It promises to be an exciting year for AI startups, as growing numbers start to really shake things up across all industry sectors, from medicine and retail, to marketing and property. Here are four that are poised for growth and ready to exploit new opportunities in 2020.
Medtech startup StethoMe’s AI-powered wireless stethoscope allows parents to examine their children and share lung and heart readings with doctors who can decide on the seriousness of the issue. StethoMe can identify potential issues in children early and also eases the burden on healthcare services.
Based in Poznań, Poland, the company was founded in 2015 by Honorata Hafke-Dys Jędrzej Kociński, Wojciech Radomski, Paweł Elbanowski and Marcin Szajek. The idea originated from Hafke-Dys and Kociński, scientists from the Adam Mickiewicz University in Poznan, and also parents who struggled with frequent respiratory system infections in their children.
They began studies into the body acoustic signals that doctors can hear during a stethoscope examination and explored the idea of a smart home stethoscope that could potentially change the lives of many families around the world.
At the same time, Radomski, Elbanowski and Szajek, who’d been running an IT service provision company, were looking for an exciting new idea from the medical world. With the goal of creating a global product with high impact, they launched StethoMe.
The company provides two medical devices, StethoMe, a smart, digital stethoscope, and StethoMe AI, the software intended for intelligent sound analysis which supports both the home user as well as the doctor during the diagnostic process. Medical knowledge is not needed to use it and the results are more accurate than the average GP. It is intuitive and easy to use.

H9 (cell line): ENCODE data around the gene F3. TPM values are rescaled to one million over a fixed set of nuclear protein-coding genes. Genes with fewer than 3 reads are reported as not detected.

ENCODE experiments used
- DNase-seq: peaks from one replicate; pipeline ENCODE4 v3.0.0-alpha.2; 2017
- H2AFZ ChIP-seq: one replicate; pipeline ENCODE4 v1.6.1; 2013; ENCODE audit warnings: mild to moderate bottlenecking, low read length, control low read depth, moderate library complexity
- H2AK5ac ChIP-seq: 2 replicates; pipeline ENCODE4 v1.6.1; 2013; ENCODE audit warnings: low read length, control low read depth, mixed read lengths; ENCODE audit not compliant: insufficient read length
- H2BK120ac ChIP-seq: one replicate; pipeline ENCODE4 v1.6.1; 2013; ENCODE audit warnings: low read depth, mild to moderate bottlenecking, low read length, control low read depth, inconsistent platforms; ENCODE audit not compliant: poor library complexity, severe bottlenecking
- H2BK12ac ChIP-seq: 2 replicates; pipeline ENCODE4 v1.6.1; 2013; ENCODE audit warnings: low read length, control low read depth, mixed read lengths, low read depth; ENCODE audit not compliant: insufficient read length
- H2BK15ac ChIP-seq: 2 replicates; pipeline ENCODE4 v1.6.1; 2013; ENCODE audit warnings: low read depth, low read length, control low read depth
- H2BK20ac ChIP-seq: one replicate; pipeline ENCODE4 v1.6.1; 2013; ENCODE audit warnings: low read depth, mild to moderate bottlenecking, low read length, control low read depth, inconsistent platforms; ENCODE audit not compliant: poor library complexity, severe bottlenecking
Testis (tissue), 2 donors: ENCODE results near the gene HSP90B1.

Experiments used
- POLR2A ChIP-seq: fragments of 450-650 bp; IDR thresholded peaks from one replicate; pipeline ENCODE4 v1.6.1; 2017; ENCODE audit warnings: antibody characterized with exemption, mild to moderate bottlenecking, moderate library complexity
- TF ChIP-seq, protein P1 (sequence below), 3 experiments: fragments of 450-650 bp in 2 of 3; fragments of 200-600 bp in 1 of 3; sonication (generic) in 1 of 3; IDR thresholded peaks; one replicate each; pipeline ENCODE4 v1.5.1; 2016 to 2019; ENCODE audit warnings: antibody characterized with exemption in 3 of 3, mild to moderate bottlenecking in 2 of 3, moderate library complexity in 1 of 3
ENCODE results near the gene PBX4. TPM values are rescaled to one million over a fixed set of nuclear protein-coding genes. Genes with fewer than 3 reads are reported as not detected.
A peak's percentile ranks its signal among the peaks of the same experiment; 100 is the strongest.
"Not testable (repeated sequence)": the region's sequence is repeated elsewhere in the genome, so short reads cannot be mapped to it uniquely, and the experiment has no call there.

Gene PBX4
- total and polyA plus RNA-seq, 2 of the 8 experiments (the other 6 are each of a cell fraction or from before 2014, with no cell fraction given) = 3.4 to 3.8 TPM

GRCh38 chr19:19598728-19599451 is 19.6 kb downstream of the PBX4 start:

Early investors in the project included SpeedUp Group and Programa.pl, and the project has been co-financed by the European Regional Development Fund since January 2017. In 2018, it secured $1.5 million from TDJ Pitango Ventures and $500,000 from Manta Ray VC.
The business now employs 24 people, and after successful pilot studies, is at the beginning of the commercialization process. “The main strategy is to share our solution in a B2B2C model,” says Radomski. “We are also developing a solution for medical professionals, StethoMe Pro.”
Describing itself as a ‘digital town hall’, PLACEengage uses AR and VR technology that allows users to experience proposed property developments. The Dublin-based company was founded in in 2018 by Carol Tallon, who at the time was working in PR for the real estate sector, and was heavily involved in proptech and emerging technologies for the built environment.
She says: “I had identified that unsubstantiated objections to planning applications were adding €11,500 to the cost of a new home in South Dublin. This cost and resulting delays meant that many developments were simply no longer viable – unfounded objections were slowing down the delivery of vital new homes and infrastructure.”
Tallon’s goal was to focus on the available data; planning applications, local demographics, earning potential, mortgage rates and affordability, alignment with the National Planning Framework, etc., to provide workable placemaking solutions for the community, developers and all stakeholders.
The business was initially bootstrapped and much of the tech development was funded by offering an analogue version of the digital offering. The company won a place on one of Ireland’s most prestigious start-up programs, DCU Ryan Academy High Flier program, founded by Ryanair founder Tony Ryan, and won the final pitch competition.